No Evidence Account Passwords Were Accessed — Twitter Hack


The list of accounts commandeered simultaneously grew rapidly to include Joe Biden, Barack Obama, Uber, Microsoft co-founder Bill Gates, bitcoin specialty firms and many others.

The hackers, Twitter said, used this access to take control of many high-profile accounts and masquerade as their owners.

"I am giving back to my community due to COVID-19. Only doing this for 30 minutes". The message provided a link of letters and numbers for followers to donate their bitcoins.

Obviously, this was a scam, and not the work of the former vice president. Also, the people who rely on those systems - both to communicate and inform themselves - might be expected to be more on guard.

Comparing the screenshot with the other real tweets from big public figures was the best way of identifying fakes.

The coordination alarmed cybersecurity researchers, though they saw the damage as minor given the circumstances.

Twitter's blue check mark system, which indicates verified accounts, is supposed to show that a user is authentic. "As this investigation is ongoing, we will not be making further comment at this time". Because of this, users were more likely to place their trust in the CryptoForHealth website or the provided Bitcoin address.

"While this scheme appears financially motivated.imagine if these bad actors had a different intent to use powerful voices to spread disinformation to potentially interfere with our elections, disrupt the stock market, or upset our worldwide relations", US Senator Ed Markey, a Democrat, said in a statement.

Most if not all these accounts were Twitter verified, and between them they shared tens of millions of followers.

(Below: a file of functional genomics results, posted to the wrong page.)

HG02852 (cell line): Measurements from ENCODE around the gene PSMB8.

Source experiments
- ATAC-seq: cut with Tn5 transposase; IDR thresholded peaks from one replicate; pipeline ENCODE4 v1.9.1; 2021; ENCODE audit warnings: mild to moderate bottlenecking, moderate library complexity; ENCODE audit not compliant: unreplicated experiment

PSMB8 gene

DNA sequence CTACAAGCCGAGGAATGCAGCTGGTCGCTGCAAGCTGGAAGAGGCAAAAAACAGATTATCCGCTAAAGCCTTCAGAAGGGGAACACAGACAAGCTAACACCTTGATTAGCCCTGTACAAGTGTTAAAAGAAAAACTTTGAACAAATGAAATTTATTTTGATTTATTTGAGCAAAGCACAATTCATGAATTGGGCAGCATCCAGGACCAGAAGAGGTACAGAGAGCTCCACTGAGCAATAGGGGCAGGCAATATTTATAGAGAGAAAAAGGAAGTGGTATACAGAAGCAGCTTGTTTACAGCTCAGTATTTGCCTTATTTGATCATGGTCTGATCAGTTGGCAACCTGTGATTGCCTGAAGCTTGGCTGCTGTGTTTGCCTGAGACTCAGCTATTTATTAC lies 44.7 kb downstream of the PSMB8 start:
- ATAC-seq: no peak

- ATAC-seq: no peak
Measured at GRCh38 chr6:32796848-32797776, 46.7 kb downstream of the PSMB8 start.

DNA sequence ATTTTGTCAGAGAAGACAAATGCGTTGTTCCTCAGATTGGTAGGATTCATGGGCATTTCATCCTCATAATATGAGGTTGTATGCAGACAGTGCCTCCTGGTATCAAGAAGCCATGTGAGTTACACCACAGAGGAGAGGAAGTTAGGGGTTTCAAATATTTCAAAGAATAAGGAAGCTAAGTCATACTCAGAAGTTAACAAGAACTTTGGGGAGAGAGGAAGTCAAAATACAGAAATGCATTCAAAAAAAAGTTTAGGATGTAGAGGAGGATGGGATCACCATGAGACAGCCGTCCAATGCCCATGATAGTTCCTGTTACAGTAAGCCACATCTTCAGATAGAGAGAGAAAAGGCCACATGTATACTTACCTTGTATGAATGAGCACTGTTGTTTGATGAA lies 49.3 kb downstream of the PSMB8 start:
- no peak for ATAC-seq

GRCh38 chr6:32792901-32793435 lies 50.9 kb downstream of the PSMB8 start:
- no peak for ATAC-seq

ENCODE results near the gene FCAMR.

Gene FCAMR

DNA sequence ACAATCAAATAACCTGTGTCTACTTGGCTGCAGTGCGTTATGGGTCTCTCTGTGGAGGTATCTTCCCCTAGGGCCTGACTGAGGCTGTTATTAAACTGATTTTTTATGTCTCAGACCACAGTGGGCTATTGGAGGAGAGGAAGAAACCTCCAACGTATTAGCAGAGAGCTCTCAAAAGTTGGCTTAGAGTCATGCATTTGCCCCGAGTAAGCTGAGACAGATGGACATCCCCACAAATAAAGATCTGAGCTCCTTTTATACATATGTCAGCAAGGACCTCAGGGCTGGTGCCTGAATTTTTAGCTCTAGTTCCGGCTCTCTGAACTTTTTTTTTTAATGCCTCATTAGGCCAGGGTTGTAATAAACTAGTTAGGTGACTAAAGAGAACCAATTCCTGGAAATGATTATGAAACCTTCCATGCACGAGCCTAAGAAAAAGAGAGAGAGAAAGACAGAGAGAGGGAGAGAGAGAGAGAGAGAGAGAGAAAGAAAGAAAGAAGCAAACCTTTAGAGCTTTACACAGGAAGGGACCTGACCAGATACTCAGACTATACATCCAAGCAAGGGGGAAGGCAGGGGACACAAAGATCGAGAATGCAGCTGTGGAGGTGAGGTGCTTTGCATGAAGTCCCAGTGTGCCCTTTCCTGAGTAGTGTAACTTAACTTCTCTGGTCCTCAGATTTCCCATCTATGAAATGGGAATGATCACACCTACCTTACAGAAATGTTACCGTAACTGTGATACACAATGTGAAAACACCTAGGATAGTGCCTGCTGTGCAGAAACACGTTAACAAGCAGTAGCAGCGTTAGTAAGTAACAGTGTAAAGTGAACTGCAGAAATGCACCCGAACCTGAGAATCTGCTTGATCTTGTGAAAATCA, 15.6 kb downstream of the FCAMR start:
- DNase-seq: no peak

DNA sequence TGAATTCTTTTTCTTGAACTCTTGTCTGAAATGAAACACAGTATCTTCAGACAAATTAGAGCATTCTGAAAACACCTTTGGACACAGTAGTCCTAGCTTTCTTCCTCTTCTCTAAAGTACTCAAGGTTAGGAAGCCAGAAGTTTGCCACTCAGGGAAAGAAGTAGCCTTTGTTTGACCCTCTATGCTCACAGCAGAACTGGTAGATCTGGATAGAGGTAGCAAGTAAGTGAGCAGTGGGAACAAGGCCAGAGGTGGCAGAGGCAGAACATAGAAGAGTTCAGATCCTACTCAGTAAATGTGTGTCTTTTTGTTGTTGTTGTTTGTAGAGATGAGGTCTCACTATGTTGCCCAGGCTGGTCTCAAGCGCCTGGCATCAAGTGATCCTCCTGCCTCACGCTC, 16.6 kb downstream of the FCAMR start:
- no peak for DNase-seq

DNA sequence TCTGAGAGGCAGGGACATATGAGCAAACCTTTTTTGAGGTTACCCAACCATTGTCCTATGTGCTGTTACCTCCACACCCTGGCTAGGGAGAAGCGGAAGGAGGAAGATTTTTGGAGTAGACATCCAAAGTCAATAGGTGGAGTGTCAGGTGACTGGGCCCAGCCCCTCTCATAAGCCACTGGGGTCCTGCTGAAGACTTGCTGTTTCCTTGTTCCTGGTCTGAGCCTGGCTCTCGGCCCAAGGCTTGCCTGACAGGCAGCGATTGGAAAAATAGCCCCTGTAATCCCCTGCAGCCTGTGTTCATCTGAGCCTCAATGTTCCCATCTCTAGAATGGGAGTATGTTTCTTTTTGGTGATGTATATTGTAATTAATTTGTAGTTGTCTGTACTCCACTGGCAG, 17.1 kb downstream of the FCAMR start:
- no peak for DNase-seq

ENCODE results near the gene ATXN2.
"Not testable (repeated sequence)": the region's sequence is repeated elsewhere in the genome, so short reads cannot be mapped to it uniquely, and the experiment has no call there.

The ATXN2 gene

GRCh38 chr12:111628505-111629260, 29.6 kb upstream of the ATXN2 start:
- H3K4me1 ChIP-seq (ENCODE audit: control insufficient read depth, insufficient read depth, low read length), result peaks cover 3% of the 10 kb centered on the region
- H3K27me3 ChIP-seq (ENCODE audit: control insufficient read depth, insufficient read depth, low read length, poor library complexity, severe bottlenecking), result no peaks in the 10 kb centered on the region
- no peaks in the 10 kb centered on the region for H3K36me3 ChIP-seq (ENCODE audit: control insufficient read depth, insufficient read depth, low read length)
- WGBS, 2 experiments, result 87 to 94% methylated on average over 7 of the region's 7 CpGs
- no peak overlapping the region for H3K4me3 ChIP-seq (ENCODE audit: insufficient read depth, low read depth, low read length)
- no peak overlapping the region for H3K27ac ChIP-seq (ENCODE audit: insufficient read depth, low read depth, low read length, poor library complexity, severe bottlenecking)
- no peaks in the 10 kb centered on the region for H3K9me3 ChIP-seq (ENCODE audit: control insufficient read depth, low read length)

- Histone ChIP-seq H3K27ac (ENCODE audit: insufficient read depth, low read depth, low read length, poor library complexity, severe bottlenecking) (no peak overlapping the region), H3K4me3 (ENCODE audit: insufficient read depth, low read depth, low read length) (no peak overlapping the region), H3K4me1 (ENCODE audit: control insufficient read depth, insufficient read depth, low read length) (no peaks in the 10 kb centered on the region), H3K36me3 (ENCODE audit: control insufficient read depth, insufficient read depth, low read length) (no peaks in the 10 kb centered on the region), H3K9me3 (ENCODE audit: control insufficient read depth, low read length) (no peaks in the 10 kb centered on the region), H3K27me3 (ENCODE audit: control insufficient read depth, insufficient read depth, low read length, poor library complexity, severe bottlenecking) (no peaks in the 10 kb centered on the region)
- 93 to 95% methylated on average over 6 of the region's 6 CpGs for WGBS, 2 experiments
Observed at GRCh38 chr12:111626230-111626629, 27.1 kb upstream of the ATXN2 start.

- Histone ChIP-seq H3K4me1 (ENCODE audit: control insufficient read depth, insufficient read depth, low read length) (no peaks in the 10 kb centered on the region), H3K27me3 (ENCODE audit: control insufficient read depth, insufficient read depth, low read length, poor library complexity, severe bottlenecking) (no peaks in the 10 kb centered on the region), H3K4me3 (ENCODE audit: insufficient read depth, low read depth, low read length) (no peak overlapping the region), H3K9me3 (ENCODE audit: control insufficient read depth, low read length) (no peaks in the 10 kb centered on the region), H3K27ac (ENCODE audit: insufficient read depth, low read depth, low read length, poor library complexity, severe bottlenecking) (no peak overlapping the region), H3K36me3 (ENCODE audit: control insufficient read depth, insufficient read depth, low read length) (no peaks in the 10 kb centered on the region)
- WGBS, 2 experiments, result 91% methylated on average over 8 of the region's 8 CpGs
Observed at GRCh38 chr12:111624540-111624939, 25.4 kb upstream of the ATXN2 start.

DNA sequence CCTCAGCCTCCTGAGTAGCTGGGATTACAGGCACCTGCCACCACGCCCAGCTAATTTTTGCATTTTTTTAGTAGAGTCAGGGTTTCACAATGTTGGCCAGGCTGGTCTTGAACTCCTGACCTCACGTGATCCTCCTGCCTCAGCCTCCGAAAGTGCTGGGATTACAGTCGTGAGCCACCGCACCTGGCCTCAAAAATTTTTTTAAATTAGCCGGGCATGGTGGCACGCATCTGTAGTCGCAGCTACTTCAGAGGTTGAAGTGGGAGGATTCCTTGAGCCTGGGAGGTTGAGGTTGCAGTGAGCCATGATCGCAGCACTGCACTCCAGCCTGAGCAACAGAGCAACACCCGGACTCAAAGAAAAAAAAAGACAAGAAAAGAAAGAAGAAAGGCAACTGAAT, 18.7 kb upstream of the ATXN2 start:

Late Wednesday, Twitter said the hack was the result of a "coordinated social engineering attack by people who successfully targeted some of our employees with access to internal systems and tools".

Several prominent Twitter accounts, including those of former U.S. president Barack Obama, Tesla CEO Elon Musk and Microsoft co-founder Bill Gates, were hacked apparently to promote a Bitcoin scam in what the microblogging site believes to be a "coordinated social engineering attack".

As of 8 PM on Wednesday, Twitter has not published any details on the attack, how it was carried out, or what personal information was compromised.

It appears to have been an attempt at a virtual heist.

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The scam resulted in users losing more than $100,000 in cryptocurrency sent to prominent accounts who promised they would double and return any funds they were sent.

Bitcoin addresses come in three formats: P2PKH, P2SH, and bech32.

Motherboard claimed that the persons included in Wednesday's assault were being sharing screenshots of a Twitter admin resource apparently applied for the assault. According to LinkedIn, Twitter's last CISO, Mike Convertino, left Twitter in December. The funds were then sent to 12 new addresses, where they are now sitting.

Whoever was behind the hack it turned out to be somewhat profitable, netting an estimated $121,000 in bitcoin payments.

One cyber-security expert said that the breach could have been a lot worse in other circumstances.

Now, new information suggests that the hack may have been perpetrated by those involved in SIM Swapping, an attack which involves tricking or bribing mobile carrier employees into transferring an individual's phone number to a hacker's SIM card.

Another theory for Trump's absence might be the motivations of the attackers. The tool was supposedly used to change account email addresses, which then enabled control over target profiles.

Several journalists appear to have also been locked out of their Twitter accounts, including Politico reporter Lara Seligman, Daily Beast editor-at-large Molly Jong-Fast, and BuzzFeed Social Media strategist Josh Billinson. A second source alleged they paid the employee to assist them with the heist.

Access to the employee tool could have spread beyond that group. All those equipment generally allow workforce suspend or deactivate accounts, but really do not let them tweet from people accounts, the WSJ stated.

Obviously, there are concerns around how secure Twitter is at the moment.

Twitter further noted it had locked some accounts that recently switched around their login information "out of an abundance of caution", further cautioning that "if your account was locked, this does not necessarily mean we have evidence that the account was compromised or accessed".

This may take additional time, Twitter cautioned, since the company is taking extra steps to confirm that it's granting access to the rightful owner.